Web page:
Horimiya
Episode 8

by Rebecca Silverman,

How would you rate episode 8 of
Horimiya ?

This week Hori has an awakening. When Miyamura puts his foot on her head (sort of on a whim) while she's painting his toenails, she suddenly realizes that it might be hot if he yelled at her sometimes. She doesn't want him to be mean or abusive – just to roleplay it…and Miyamura is definitely more than a little freaked out over her request.

Look, there is absolutely nothing wrong with liking what you like, even if that's something that might seem “off” to other people. If no one is being injured (who doesn't want to be), people are more than welcome to explore various kinks and ideas in their relationships. If that's Hori's thing, that's perfectly fine. The problem is that it isn't entirely clear if Miyamura, the other half of the couple, is comfortable with Hori's request. Just why this is almost isn't as important as the fact that he is, but it is interesting to look at the opening moments of the episode as pointing to what might be driving his discomfort, because as Hori is aware, he's perfectly comfortable being loud and aggressive with other people.

For my money, Horimiya really is at its most effective when it's looking at the positive changes in Miyamura's life between middle and high school. The opening this week, when his third-year high school self is talking to his middle school self, is poignant in how he assures his younger incarnation that things really will get better. It's something you hear a lot if you're an unhappy kid without many friends or who just doesn't feel like they belong, and it's not easy to just blindly trust the adult or older kid making the promises of a better future. As Miyamura remembers just how lost and unhappy he was, he realizes how close he came to not making it to the point where he meets Hori, Toru, and Yuki, and while that may not frighten him, it does make him wake up in tears. Miyamura didn't just revisit his lowest point in a dream, he finally truly understood how low that point actually was, and consequently came to understand even better how much Hori means to him. She's too important for him – and that both makes him uncomfortable with yelling at her or being aggressive with her, and compels him to try despite his discomfort. It's a tricky position to be in, and I'm not sure that the series fully understands or appreciates that.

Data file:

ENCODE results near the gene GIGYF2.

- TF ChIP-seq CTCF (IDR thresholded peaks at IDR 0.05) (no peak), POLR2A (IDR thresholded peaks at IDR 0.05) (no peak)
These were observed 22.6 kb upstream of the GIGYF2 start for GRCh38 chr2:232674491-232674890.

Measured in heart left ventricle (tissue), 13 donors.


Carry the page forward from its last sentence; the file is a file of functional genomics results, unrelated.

For that matter, I'm not entirely sure that the series understands what “weak” means, because Remi's monologue about her boyfriend lists off a lot of things that she seems to think are weaknesses when I'd frame them more as signs of strength. That isn't just because I still dislike Remi (she's getting better, but…); it's more that she doesn't understand that putting on a good show in front of people, yelling when you don't like to, or accepting socially perceived weaknesses actually takes a lot of inner fortitude. Sengoku may be shy and/or anxious, but he still manages to do what he has to while being a nice person – he easily could have made fun of Remi for not knowing who Goethe is, but instead he offers to lend her books. (And it's Grimms' not Grimm's, subtitles!) He begins to like her when he learns who she is beneath her pretty face, and frankly that shows a lot more strength of character than plenty of other people.

The one segment I didn't have any issues with this episode was the matter of Akane's confession to Yuki. That's because it works on more than one level: last week we saw that Yuki isn't good at actually standing up for herself, but rather than just say yes to him when he asks her out –which would be the easier thing to do – she figures out a way around it. Then when she assumes – after learning that his eyesight is nearly as bad as mine – that he must have her confused with Hori, she does say something, when again it would have been much easier to just let it go. Like Miyamura, Yuki is learning to come out of her shell, one inch at a time. They're very different shells, but it takes the same courage to peek outside, and every step forward is a triumph.

Rating:

Horimiya is currently streaming on FUNimation Entertainment.


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